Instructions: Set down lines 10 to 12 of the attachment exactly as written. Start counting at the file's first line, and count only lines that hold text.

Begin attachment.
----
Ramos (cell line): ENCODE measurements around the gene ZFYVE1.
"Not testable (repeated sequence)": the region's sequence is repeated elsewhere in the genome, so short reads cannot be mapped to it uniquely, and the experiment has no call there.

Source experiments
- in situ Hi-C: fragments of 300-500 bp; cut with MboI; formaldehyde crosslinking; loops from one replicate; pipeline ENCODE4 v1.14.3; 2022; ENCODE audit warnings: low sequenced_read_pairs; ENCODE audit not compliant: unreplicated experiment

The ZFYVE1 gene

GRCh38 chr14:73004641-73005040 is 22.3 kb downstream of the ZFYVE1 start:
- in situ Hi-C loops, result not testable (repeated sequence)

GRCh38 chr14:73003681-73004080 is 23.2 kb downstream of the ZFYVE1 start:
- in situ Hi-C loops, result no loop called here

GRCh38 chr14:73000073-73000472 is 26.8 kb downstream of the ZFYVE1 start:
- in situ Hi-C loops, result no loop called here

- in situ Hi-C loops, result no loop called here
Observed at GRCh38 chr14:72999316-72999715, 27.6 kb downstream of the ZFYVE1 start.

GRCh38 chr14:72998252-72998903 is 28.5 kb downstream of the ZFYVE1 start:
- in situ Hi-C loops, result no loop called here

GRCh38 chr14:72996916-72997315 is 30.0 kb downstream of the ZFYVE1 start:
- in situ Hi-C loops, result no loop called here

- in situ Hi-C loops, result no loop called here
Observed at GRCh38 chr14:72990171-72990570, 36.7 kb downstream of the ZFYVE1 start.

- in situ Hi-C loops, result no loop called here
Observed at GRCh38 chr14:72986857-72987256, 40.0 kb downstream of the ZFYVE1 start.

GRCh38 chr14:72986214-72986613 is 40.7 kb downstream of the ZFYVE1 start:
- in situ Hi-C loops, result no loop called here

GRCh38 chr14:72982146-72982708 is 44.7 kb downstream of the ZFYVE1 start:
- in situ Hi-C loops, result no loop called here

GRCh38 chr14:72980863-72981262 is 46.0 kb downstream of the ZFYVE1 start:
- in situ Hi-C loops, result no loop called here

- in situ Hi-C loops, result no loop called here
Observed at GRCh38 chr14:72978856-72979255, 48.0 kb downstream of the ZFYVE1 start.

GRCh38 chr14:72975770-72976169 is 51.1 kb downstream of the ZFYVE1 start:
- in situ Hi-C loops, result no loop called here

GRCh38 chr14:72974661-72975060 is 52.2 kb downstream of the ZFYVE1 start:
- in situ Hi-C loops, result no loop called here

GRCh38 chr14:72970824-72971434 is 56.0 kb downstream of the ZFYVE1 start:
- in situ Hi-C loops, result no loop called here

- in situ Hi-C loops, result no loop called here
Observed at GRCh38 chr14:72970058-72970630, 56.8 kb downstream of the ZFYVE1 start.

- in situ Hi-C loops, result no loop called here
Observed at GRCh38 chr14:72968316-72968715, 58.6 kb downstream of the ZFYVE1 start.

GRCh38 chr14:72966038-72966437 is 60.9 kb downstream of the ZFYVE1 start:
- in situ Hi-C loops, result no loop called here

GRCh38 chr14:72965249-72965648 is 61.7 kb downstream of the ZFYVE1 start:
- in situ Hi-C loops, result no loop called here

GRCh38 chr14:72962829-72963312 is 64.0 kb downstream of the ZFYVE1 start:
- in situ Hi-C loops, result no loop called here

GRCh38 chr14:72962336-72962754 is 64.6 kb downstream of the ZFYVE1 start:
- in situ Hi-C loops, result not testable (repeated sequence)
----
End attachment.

GRCh38 chr14:73000073-73000472 is 26.8 kb downstream of the ZFYVE1 start:
- in situ Hi-C loops, result no loop called here

- in situ Hi-C loops, result no loop called here